Controversy over switching to daylight saving
Energy saving light bulbs - REUTERS
By NOURHAN MAGDI

CAIRO: Controversy arose over the government’s decision to switch to the daylight saving time aiming to reduce electricity consumption amid the current energy crisis in Egypt.

Daylight saving time will be re-applied in Egypt staring May 15, according to the cabinet’s statement, after it was cancelled by a decree law issued in April 2011 under former Prime Minister Essam Sharaf.

“Given the economic circumstances in the country and the lack of energy resources prompted the Ministry of Electricity to create power cuts at the peak times to ease the load. The cabinet decided to apply daylight saving time starting May 15 to reduce electricity consumption,” the cabinet said in its Wednesday statement on its Facebook page.

Daylight saving time will be stalled during the holy month of Ramadan, which will begin late June this year, according to the statement.

Egypt witnessed frequent power outages in several governorates that can last for hours due to the decline of energy production.

This summer will witness “one of the worst fuel and energy shortages” in Egypt given the decline of energy production as consumption rates increase dramatically, a government source told Youm7 in February.

The decision to re-apply the daylight saving time prompted huge criticism by experts and activists claiming its inefficiency.

Professor of Petroleum and Mining at Azhar University Mohamed Reda told The Cairo Post Thursday that the decision is not issued by specialists and “will confuse workers, factories, and train flow.”

“The decision will not reduce power consumption at factories since workers are assigned to work about eight hours per shift anyway,” Reda said.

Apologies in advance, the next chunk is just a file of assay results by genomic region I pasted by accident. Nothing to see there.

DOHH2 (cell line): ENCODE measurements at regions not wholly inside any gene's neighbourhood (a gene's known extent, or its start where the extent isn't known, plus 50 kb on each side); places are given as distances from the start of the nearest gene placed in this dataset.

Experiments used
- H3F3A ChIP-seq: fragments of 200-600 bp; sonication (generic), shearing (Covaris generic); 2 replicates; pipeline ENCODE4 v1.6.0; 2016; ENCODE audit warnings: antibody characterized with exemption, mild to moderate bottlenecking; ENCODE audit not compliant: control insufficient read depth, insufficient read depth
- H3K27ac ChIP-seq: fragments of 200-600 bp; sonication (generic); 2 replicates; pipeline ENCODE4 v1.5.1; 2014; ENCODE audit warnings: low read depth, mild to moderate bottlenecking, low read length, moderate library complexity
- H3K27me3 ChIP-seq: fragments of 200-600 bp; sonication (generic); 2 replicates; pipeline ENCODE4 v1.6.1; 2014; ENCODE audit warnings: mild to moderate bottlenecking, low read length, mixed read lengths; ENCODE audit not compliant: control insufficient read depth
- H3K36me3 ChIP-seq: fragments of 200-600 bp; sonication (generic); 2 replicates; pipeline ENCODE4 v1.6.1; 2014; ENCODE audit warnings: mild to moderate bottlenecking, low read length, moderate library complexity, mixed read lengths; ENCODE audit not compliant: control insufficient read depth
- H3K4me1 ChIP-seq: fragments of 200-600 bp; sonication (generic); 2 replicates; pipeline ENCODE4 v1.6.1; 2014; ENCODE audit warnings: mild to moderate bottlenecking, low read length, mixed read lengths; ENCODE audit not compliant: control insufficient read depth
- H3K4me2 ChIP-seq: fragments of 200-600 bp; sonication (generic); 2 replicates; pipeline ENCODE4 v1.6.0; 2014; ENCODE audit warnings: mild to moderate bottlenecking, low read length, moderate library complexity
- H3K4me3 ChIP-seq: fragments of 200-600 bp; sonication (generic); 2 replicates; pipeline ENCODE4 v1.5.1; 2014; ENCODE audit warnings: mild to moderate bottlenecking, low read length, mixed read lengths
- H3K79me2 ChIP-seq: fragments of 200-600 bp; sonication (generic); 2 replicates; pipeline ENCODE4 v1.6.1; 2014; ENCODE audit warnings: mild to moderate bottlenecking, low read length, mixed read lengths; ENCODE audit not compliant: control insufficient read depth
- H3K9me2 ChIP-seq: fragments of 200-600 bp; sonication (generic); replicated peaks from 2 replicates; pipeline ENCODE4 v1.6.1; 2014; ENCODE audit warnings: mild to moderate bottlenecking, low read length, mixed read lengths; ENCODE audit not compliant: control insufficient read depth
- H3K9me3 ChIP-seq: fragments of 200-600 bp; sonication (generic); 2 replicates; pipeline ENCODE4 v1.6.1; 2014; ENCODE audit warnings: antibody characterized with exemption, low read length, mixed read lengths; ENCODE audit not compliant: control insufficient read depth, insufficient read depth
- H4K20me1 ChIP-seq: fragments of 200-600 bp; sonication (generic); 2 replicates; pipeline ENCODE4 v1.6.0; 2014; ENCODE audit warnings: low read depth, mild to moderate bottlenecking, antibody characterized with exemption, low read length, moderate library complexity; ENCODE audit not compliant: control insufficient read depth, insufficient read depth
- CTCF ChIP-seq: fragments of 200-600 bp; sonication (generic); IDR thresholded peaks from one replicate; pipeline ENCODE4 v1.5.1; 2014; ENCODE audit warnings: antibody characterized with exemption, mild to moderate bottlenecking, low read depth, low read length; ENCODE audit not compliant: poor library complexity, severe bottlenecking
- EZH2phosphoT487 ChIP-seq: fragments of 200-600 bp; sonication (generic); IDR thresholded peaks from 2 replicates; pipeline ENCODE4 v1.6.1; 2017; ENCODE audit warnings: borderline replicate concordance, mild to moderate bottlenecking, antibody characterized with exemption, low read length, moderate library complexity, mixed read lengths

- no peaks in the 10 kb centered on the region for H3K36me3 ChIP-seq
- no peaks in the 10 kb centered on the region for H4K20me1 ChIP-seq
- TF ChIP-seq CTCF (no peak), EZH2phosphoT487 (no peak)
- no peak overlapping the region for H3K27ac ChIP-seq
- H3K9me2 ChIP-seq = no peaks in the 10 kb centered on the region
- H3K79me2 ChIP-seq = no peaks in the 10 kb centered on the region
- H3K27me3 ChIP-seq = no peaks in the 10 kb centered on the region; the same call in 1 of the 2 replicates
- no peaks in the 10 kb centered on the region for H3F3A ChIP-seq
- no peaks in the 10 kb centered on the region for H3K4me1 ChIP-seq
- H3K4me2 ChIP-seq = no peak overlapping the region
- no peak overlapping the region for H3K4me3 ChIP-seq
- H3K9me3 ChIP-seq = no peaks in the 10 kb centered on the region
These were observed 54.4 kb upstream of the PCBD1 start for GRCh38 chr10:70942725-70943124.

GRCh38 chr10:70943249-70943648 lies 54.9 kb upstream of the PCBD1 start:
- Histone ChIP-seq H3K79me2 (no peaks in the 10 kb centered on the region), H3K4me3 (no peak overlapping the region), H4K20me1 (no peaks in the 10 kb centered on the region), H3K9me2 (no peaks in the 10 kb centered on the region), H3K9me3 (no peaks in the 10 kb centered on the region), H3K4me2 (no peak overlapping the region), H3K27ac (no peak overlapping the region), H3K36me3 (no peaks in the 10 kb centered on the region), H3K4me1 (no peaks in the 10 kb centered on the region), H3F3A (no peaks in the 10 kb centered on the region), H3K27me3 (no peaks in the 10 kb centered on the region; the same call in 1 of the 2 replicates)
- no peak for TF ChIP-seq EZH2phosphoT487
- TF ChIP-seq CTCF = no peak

Maged Mohamed, 25, a journalist at Cairodar educating website told The Cairo Post that he rejects the decision, doubting that it would benefit the consumption of electricity.

Mohamed considered the previous decision to cancel the daylight saving time in 2011 and to adopt only one system in Egypt was a good decision, adding that the authorities should find other sources for energy to tackle the crisis such as solar energy.

“It would be better if they could off the public street lights, which are on during the day, instead of adopting daylight savings,” mass communication graduate Aya Ahmed, 24, told The Cairo Post. She criticized the decision which she saw “will not save power.”

A graduate of Tourism Faculty Beshoy Adeeb, 30, told The Cairo Post that he considers the decision as “beneficial and will reduce electricity consumption.”

Adeeb said the decision will prompt people to wake up early and “this will make them active.”

He further noted that other countries also adopt daylight saving time, such as Canada, to reduce power consumption.

Regarding the energy crisis, both presidential candidates had their own views to tackle the problem.

Presidential candidate Abdel Fatah al-Sisi’ platform suggested replacing regular light bulbs with high-efficiency ones to reduce consumption while the other presidential candidate Hamdeen Sabbahi’s program suggested utilizing solar and wind energy in Egypt. The presidential elections are scheduled for May 26 and 27.

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